The Planter's Daughter

This poem, on the surface, is concerned with the relationships between the native tenantry and the English and Scottish planters who arrived in Ireland during the 16th and 17th Centuries. The central feature of the poem is the poet's obvious admiration for the planter's daughter. She represents a traditional Celtic ideal of female beauty, she is the spéirbhean, the banshee, the aisling and other heroines of Celtic literature. Like all of these, there is an air of unreality about the planter's daughter, there is an element of the supra-natural in the poets description of her.

Clarke uses suggestion rather than obvious or exact description to present the beauty of the planter's daughter. The richly suggestive imagery conveys to the reader an individual image of the planter's daughter, in this poem she represents an ideal Ireland, where both native and planter cultures are fused to create a greater one. The poem has contemporary overtones, as Clarke is concerned with the national-unionist divide in Ireland at the time and his portrait of the planter's daughter is designed to produce an image of a unified country. The setting for the poem is typical of the Irish countryside in a period prior to electrification. A local fishing community is gathered at night and the main topic of discussion was the beauty of the planter's daughter.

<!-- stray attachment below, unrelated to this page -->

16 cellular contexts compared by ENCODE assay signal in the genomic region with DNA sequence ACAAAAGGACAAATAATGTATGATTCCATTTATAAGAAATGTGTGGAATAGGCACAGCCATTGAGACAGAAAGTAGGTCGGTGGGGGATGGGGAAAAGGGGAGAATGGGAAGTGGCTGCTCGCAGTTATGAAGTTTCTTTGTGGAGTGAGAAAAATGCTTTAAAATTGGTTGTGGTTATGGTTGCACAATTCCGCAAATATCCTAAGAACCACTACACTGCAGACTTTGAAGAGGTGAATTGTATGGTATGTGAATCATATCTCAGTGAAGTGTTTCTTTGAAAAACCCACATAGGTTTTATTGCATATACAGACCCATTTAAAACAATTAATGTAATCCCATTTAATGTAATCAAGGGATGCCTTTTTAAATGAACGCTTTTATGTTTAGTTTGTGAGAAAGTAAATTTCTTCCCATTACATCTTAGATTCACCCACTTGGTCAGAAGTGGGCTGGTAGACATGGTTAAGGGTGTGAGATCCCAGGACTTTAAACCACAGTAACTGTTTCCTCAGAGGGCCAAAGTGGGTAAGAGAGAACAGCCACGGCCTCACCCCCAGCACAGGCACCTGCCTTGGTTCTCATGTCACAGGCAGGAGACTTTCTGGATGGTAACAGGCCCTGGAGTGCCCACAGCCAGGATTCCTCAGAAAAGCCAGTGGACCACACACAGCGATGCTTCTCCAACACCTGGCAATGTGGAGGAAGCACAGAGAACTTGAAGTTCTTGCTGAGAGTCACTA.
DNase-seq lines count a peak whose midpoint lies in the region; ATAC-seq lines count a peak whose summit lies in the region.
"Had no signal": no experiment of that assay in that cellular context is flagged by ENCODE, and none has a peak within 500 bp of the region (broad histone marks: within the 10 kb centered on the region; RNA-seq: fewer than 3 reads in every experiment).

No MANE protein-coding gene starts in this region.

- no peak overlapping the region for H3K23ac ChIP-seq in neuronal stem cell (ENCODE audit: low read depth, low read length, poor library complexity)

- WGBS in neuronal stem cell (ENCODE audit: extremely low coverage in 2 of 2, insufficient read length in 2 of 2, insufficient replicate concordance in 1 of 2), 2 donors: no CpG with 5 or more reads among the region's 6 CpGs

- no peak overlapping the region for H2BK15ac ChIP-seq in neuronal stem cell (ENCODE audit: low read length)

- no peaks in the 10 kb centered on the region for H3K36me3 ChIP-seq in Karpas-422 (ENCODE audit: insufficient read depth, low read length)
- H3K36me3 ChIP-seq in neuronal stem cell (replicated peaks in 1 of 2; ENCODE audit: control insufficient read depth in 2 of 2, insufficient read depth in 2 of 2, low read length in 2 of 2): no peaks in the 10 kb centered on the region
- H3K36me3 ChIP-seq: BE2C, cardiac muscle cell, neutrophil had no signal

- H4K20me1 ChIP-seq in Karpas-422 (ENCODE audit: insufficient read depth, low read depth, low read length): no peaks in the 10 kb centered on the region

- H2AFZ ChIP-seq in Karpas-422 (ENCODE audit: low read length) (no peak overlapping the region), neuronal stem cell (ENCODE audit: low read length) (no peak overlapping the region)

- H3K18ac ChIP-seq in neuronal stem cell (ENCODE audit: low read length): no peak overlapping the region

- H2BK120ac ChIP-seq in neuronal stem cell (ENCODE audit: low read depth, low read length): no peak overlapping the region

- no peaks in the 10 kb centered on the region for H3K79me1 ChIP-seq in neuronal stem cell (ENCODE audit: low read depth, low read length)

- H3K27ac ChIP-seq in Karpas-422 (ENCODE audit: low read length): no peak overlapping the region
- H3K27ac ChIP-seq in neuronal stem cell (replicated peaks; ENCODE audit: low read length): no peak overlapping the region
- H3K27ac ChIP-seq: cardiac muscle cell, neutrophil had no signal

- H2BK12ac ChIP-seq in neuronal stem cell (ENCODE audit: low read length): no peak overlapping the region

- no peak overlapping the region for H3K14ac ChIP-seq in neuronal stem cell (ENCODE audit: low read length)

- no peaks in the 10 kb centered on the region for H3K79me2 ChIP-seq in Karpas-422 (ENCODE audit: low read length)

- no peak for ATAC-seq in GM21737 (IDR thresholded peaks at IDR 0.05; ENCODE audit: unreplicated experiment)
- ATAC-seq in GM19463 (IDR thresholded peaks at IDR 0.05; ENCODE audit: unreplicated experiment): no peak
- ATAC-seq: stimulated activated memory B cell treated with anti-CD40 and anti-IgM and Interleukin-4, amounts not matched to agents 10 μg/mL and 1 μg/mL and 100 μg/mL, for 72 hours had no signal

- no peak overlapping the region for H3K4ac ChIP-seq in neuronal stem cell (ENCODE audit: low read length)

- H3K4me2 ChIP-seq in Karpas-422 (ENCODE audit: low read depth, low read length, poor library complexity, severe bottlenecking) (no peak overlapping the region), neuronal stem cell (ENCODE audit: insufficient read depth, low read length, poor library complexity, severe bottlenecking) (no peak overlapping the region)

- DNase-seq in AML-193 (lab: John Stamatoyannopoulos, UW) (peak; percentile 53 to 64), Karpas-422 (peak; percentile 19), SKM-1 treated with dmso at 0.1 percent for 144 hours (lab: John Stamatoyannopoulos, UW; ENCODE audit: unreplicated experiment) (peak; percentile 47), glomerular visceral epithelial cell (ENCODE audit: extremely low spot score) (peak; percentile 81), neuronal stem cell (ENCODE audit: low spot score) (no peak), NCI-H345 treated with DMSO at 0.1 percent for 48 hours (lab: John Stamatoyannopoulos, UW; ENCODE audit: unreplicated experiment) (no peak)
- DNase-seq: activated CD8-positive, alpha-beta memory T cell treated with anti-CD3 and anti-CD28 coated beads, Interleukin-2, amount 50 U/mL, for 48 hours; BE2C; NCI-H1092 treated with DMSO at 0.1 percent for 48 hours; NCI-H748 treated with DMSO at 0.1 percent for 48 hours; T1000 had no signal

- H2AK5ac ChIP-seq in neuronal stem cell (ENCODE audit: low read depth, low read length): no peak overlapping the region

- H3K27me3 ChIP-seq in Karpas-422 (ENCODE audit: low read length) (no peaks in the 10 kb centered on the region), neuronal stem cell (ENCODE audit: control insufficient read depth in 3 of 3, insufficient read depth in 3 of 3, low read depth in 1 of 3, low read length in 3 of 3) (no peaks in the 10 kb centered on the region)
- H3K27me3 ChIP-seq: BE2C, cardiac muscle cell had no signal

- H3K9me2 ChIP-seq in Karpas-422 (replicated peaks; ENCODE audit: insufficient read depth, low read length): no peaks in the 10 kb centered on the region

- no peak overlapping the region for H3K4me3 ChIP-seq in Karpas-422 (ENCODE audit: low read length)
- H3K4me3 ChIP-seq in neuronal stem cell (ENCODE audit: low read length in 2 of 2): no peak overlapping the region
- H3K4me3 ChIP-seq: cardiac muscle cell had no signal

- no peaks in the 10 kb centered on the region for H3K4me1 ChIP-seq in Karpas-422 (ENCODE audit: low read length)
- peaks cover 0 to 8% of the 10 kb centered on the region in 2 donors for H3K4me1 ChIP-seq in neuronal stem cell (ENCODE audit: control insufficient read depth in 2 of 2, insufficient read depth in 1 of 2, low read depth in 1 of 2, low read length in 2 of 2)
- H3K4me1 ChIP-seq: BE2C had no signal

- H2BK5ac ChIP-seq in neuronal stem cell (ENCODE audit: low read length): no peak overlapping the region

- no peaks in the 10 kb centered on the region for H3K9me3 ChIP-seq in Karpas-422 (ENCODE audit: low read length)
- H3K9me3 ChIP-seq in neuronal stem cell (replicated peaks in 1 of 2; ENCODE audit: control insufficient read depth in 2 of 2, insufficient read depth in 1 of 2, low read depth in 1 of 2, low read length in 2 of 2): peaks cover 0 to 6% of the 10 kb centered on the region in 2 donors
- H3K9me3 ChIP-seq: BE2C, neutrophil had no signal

As in The Blackbird of Derrycairn and The Lost Heifer, Clarke accurately evokes the atmosphere, landscape and climate of Ireland, "When night stirred at sea". He uses all of the senses to create for the reader a powerful image of the planter's daughter, her beauty was "Music in mouth", this image conjures up the deep feeling associated with traditional song and the sense of adulation associated with the subject matter of the song. He continues "Men that had seen her drank deep and were silent", three senses are invoked in this image, sight, taste and sound. The suggestion here is that men were lost for words in describing her beauty, in contrast "the women were speaking wherever she went". The use of the 'w' sound indicates the difficulty in finding words that can define her beauty. The 'w' sound is one of the more unusual and it's usage in the second stanza shows the lengths that Clarke went to, to create this idea. The planter's daughter is awarded the highest possible accolade, "O she was the Sunday in every week". Here Clarke compares her to be one day of rest that the tenantry enjoyed in the week, the single day in which the tenantry reserved for worship and therefore indirectly she is put on a pedestal with the object of that worship, i.e. God.

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